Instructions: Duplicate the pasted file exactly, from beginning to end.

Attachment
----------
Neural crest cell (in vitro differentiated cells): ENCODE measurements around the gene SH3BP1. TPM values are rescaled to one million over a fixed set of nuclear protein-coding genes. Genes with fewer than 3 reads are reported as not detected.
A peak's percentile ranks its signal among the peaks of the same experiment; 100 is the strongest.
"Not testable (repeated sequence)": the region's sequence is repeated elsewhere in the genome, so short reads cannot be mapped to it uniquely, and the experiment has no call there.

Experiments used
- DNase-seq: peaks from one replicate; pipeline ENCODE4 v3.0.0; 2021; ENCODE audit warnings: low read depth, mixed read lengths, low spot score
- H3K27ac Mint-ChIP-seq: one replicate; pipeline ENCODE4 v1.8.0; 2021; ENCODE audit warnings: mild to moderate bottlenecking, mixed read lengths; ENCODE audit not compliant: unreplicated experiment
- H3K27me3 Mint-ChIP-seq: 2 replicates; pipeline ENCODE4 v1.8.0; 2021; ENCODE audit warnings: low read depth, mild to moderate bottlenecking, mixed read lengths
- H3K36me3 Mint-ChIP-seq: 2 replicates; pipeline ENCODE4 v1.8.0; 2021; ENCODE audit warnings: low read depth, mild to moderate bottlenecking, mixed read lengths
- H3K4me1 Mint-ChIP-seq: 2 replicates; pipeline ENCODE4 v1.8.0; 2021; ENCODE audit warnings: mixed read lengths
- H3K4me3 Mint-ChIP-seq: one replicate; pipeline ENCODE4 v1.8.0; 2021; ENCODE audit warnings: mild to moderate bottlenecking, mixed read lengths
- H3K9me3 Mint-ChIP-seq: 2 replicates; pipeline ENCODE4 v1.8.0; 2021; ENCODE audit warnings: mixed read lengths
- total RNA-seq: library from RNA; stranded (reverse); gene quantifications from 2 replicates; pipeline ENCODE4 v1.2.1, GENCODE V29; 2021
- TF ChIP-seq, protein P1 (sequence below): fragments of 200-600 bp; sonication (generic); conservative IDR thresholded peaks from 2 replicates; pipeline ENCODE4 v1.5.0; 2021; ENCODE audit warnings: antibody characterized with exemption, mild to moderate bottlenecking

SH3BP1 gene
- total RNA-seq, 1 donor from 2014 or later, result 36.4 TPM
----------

Neural crest cell (in vitro differentiated cells): ENCODE measurements around the gene SH3BP1. TPM values are rescaled to one million over a fixed set of nuclear protein-coding genes. Genes with fewer than 3 reads are reported as not detected.
A peak's percentile ranks its signal among the peaks of the same experiment; 100 is the strongest.
"Not testable (repeated sequence)": the region's sequence is repeated elsewhere in the genome, so short reads cannot be mapped to it uniquely, and the experiment has no call there.

Experiments used
- DNase-seq: peaks from one replicate; pipeline ENCODE4 v3.0.0; 2021; ENCODE audit warnings: low read depth, mixed read lengths, low spot score
- H3K27ac Mint-ChIP-seq: one replicate; pipeline ENCODE4 v1.8.0; 2021; ENCODE audit warnings: mild to moderate bottlenecking, mixed read lengths; ENCODE audit not compliant: unreplicated experiment
- H3K27me3 Mint-ChIP-seq: 2 replicates; pipeline ENCODE4 v1.8.0; 2021; ENCODE audit warnings: low read depth, mild to moderate bottlenecking, mixed read lengths
- H3K36me3 Mint-ChIP-seq: 2 replicates; pipeline ENCODE4 v1.8.0; 2021; ENCODE audit warnings: low read depth, mild to moderate bottlenecking, mixed read lengths
- H3K4me1 Mint-ChIP-seq: 2 replicates; pipeline ENCODE4 v1.8.0; 2021; ENCODE audit warnings: mixed read lengths
- H3K4me3 Mint-ChIP-seq: one replicate; pipeline ENCODE4 v1.8.0; 2021; ENCODE audit warnings: mild to moderate bottlenecking, mixed read lengths
- H3K9me3 Mint-ChIP-seq: 2 replicates; pipeline ENCODE4 v1.8.0; 2021; ENCODE audit warnings: mixed read lengths
- total RNA-seq: library from RNA; stranded (reverse); gene quantifications from 2 replicates; pipeline ENCODE4 v1.2.1, GENCODE V29; 2021
- TF ChIP-seq, protein P1 (sequence below): fragments of 200-600 bp; sonication (generic); conservative IDR thresholded peaks from 2 replicates; pipeline ENCODE4 v1.5.0; 2021; ENCODE audit warnings: antibody characterized with exemption, mild to moderate bottlenecking

SH3BP1 gene
- total RNA-seq, 1 donor from 2014 or later, result 36.4 TPM